This subject is possibly getting tedious, so I apologise. I know I have mentioned it previously and I probably will again. One of the most difficult areas of communication is with non-British English speakers. We are, indeed, divided by a common language.
I love reflecting on my British culture and how it has shaped me. Living in a foreign country highlights the differences and nuances of your culture that you normally take for granted. You also have to negotiate your own values and how they fit into your new setting. It’s helpful to know about your own culture as well as the ones you are interacting with. You are better able to pin-point why you respond to certain situations and why you feel the way you do.
Remember, with culture and any of these points, it is highly contextual and varies significantly from situation to situation and person to person. These are broad brushstrokes. It is a bit of a long read, so I have provided a summary at the end. Feel free to skip to it, but it may lose some of the nuance.
Privacy and personal boundaries
Two of the highest values in British culture is the sense of privacy and a need to respect personal boundaries. For example, when I told a Brazilian that no one talks to one another on public transport, he asked why were we so unfriendly. Actually, for Brits, that is being friendly. We assume the other passengers wish to maintain their personal space so we do not invade it. A small smile might be all you get and even that is a rare occurrence.
Therefore, you must be aware of this when communicating with British people. British people may not want to share details about something with you. Also as a result, English people may ask fewer questions about something and not seem interested. They are probably interested, but don’t want to seem nosy.
Communication in Britain can seem direct at times, but there will be a lot of indirect communication that goes alongside it that can easily be missed.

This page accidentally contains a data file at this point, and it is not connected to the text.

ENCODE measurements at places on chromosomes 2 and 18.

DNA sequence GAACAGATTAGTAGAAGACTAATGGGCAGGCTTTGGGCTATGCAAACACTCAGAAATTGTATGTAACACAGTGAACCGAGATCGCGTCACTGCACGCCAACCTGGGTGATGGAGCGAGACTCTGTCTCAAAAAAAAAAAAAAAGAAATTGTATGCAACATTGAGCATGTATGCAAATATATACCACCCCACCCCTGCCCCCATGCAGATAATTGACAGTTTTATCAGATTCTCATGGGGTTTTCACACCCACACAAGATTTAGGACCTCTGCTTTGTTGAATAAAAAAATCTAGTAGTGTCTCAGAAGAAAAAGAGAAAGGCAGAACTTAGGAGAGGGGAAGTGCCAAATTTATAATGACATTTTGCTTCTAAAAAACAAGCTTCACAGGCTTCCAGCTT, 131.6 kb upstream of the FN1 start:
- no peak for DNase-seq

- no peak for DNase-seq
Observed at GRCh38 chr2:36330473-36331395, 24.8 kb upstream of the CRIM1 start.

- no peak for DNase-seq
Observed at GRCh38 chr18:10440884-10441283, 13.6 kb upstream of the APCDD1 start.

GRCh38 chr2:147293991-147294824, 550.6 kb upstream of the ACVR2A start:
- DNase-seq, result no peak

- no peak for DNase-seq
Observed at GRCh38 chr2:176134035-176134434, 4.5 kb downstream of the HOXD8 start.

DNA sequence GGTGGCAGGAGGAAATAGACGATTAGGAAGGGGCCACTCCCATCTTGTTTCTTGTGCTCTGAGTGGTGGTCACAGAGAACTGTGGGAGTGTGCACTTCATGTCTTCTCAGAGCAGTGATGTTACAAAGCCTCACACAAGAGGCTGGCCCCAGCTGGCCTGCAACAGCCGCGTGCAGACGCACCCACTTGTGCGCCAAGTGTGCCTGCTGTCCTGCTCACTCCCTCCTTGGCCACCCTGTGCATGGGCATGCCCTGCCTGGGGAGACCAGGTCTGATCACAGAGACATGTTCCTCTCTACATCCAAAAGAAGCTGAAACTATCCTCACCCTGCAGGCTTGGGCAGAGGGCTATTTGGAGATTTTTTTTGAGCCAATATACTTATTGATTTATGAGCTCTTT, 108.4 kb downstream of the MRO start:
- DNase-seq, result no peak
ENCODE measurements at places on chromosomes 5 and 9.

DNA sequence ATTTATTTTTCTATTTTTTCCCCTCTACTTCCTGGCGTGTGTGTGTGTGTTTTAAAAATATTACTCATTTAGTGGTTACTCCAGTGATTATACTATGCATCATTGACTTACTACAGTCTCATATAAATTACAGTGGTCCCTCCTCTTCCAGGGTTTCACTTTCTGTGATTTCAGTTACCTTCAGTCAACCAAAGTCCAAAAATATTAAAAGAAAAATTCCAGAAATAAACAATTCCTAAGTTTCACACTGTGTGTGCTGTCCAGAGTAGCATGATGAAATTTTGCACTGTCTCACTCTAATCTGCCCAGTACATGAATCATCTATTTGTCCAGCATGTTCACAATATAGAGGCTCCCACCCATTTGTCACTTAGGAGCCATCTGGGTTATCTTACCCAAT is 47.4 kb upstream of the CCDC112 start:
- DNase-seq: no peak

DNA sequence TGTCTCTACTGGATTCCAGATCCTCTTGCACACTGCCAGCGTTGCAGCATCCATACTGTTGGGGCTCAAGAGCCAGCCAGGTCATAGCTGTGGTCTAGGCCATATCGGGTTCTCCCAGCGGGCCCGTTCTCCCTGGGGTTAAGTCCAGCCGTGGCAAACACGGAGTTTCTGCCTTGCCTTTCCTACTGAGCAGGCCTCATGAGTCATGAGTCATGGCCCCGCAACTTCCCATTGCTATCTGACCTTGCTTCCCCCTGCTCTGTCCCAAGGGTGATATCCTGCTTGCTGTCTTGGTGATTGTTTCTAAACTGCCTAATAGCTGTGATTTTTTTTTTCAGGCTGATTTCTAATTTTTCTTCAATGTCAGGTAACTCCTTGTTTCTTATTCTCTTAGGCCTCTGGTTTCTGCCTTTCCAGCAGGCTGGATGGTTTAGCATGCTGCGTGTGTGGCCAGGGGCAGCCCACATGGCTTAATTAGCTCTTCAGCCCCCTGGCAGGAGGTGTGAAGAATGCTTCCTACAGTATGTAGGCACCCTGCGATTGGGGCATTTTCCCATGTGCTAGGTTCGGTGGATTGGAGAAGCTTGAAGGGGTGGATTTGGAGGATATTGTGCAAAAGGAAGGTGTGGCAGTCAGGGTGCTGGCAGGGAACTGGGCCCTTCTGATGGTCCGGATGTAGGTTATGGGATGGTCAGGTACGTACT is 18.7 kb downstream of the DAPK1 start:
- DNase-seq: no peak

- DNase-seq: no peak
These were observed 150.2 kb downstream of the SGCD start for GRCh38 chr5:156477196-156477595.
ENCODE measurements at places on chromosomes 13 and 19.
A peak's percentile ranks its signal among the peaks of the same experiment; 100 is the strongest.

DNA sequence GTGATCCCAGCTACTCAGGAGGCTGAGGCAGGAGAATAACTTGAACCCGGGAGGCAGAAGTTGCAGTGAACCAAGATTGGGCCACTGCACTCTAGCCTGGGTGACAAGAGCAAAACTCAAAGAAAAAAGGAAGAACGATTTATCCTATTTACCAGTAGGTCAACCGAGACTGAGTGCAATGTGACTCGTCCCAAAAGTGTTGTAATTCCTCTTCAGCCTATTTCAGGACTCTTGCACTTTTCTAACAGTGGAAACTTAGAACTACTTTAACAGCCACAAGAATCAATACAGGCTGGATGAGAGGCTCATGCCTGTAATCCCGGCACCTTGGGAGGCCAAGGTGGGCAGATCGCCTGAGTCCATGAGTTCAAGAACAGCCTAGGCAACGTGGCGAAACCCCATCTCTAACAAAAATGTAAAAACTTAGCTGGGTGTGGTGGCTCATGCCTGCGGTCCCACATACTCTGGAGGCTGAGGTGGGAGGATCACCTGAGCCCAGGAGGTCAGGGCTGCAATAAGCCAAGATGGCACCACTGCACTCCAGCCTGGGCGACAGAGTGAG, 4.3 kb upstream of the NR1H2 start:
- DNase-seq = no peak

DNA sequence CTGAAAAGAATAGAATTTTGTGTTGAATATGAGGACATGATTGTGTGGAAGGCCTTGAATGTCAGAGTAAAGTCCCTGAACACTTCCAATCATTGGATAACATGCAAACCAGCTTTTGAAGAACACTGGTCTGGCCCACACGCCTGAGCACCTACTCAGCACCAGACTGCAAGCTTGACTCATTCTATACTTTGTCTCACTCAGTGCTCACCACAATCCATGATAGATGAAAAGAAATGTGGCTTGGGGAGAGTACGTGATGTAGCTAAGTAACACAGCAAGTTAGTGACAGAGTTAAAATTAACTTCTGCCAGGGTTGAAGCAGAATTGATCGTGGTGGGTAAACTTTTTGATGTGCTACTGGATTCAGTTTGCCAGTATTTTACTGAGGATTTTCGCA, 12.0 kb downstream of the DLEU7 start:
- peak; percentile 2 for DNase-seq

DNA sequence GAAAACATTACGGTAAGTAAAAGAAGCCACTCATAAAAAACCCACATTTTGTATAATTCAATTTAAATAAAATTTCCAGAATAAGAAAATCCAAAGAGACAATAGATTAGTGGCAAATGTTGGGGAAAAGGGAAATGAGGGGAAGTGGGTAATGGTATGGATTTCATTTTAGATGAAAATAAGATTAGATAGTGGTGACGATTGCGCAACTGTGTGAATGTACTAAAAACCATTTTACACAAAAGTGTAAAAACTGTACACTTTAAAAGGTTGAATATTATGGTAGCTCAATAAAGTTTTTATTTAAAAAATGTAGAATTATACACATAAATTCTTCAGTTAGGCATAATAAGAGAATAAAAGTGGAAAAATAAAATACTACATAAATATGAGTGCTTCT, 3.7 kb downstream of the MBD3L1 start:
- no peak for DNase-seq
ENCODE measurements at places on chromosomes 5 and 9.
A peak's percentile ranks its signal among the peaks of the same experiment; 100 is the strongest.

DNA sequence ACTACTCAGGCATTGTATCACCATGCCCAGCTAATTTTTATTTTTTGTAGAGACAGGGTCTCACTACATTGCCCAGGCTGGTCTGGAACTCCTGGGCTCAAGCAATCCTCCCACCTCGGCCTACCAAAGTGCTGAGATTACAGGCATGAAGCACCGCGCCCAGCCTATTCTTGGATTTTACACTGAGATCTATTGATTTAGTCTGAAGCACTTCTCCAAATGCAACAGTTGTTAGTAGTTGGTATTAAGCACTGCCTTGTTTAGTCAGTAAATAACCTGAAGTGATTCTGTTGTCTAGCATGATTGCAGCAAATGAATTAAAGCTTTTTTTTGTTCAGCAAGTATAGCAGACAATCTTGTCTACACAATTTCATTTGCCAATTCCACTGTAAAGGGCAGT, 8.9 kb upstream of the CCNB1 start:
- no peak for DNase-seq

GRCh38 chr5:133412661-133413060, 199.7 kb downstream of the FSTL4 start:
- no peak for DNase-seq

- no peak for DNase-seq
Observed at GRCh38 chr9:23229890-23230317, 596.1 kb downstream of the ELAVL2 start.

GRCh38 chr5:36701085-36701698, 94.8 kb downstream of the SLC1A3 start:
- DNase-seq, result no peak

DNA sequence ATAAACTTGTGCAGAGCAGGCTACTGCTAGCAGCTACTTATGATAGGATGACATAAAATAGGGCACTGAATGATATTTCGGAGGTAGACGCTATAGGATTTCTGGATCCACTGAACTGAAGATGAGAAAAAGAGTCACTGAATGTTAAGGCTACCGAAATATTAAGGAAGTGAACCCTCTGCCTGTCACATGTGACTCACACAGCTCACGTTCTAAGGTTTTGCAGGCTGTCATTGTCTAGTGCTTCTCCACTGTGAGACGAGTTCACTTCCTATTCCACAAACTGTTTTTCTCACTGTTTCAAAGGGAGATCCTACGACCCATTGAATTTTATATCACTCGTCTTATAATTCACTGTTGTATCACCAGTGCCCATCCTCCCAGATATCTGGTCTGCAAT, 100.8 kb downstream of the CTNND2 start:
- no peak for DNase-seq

The implied meaning of words are extremely important. In fact, you can assume that any implied meaning is the actual intended meaning. Therefore, you have to be careful that there aren’t any unpalatable implied meanings behind what you say. Sometimes, our indirect communication goes as far to say the opposite to what we actually mean. One perfect example is the phrase, “I’ll think about it.” We say that when the only thinking we will be doing is reflecting on what a ridiculous suggestion it was. We’ve already made our minds up and we profoundly disagree. But we don’t want to insult you by telling you that.
You have to remember, this is not disingenuous and we are not lying as those not familiar with British culture might assume. A British person being told, “I’ll think about it,” knows perfectly well what it means. We just forget that those from other cultures (especially when English is their first language) will not pick up on the contextual cues that go with it.
There are certain subjects that are embarrassing and difficult to discuss. These are some of them:
- Personal relationships
You need to tread carefully when negotiating these subjects.
So, there are various ways to navigate these aspects of communication though.
When starting a conversation, ask general questions that don’t ask for details. Remember, you need to respect the other person’s privacy and personal boundaries. Some examples include, “Do you have any plans this weekend?” as opposed to “What are you doing this weekend?”; “Did you have a good holiday?” or “How was your holiday?” rather than “What did you do on your holiday?” The first type of questions allows your conversation partner to be as vague or as detailed as they wish. The second type of question traps your conversation partner into giving details they may not actually want to give. (Also, “What are you doing this weekend?” is usually reserved as a precursor to making plans.)
So, this becomes a bit of a dance, where meaningless fillers replace actual meaningful questions. Remember, we are indirect communicators. The fillers are intended to move the conversation on, but in a non-invasive way. Then gradually, you work towards the details.
“How was your weekend?
“Not bad actually.”
“Yes, we went to see my family.”
“Yeah, we took are kids to see their grandparents. We went to Corfe Castle for the day.”
“Yes, we went to this amazing little pub nearby. The food was delicious.”